The trip to the west of Ireland last weekend will definitely be one of the highlights of my time this semester. Before coming to Ireland, I knew that I wanted to visit Galway, and no trip to Ireland would be complete without seeing the Cliffs of Moher. Rather erroneously, I did not consider the Aran Islands before visiting, but that turned out to be my favorite part of the trip.
Inis Mor is different from the bits of Ireland I have seen so far. The obvious points are it is less populated, and therefore quieter, but it is also different because the main language is Irish. While the only language I am fluent in is English, I have always been interested in other languages and cultures. So I thought this aspect of the island’s culture was very interesting. I can only assume that part of the reasoning for this is the seclusion from the mainland. The influence of the British would have been less likely.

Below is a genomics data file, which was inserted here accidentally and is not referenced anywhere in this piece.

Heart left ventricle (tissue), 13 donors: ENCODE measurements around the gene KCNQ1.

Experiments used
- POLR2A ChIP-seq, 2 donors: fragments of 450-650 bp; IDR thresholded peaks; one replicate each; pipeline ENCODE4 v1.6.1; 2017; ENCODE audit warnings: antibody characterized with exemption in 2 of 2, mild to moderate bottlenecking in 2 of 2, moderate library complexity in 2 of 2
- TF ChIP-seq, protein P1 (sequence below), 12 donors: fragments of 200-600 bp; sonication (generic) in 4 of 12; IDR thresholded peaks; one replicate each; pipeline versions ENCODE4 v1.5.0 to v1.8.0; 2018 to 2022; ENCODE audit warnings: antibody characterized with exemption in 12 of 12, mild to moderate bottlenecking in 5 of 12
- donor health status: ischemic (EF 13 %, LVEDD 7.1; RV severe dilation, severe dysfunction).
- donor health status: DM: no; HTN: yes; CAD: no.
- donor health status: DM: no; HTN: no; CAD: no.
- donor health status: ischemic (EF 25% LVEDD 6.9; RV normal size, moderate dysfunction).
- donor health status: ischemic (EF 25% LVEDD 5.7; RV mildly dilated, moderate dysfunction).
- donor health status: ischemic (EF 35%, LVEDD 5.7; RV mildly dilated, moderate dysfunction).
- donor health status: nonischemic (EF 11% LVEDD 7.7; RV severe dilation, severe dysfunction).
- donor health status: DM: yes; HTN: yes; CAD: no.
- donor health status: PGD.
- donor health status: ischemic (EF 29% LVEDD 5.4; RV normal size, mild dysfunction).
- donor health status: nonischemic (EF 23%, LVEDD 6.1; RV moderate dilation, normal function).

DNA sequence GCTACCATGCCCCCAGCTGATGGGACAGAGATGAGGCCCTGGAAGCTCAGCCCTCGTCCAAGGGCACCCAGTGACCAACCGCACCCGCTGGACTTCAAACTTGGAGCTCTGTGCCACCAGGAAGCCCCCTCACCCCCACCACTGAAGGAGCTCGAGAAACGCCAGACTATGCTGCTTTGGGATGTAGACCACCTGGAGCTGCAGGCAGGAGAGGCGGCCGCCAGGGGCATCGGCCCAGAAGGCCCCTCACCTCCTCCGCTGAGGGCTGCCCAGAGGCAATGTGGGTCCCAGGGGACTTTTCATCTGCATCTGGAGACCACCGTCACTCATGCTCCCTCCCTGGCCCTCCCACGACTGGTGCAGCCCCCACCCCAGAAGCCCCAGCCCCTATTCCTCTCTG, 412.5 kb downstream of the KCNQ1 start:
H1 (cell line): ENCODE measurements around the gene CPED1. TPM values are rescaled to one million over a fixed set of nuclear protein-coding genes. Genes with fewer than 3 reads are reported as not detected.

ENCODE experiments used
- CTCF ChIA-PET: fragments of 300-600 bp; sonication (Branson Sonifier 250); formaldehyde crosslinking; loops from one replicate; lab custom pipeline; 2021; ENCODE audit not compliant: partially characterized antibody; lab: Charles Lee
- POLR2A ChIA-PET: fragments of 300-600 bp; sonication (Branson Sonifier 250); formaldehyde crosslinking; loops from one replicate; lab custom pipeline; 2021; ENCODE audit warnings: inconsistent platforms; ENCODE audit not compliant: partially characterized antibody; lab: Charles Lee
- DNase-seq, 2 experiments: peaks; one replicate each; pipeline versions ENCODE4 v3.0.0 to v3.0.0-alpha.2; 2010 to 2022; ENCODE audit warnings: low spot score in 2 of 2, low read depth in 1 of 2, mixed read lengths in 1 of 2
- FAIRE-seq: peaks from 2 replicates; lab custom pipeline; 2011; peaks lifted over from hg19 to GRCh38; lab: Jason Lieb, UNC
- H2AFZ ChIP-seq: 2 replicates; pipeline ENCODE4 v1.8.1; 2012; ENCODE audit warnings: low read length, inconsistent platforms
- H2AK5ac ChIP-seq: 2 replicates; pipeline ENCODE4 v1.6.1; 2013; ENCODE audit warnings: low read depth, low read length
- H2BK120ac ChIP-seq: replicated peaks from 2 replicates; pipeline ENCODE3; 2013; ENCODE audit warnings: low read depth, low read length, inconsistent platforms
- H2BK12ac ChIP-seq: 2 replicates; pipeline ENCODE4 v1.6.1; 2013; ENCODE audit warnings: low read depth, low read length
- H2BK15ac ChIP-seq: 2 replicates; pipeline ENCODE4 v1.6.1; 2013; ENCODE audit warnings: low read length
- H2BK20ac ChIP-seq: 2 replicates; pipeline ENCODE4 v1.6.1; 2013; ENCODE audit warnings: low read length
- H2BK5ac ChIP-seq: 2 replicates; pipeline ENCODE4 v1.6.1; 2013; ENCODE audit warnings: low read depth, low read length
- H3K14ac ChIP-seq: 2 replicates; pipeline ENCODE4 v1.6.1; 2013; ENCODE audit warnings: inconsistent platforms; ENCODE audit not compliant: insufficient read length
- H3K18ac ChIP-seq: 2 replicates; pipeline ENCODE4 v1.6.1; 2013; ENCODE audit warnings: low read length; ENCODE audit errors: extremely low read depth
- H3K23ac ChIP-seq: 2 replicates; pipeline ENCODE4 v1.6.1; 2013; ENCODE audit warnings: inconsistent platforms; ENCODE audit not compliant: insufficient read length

I think that listening to the language being spoken was beneficial. I remember sitting in the coffee shop next to the Spar talking with the woman – who I am sure we overwhelmed with business – one moment, and then her turning to another kid from the island and speaking with him in Irish. This is a part of Irish culture that people do not always consider.
I’m from a city in the U.S. that likes to hold on to its history in part because of the tourism industry it has built a portion of its economy on. It seemed to me that the people of Inis Mor benefit from tourism, but they hold on to their history and culture because it is actually a part of their daily life. They don’t benefit only economically.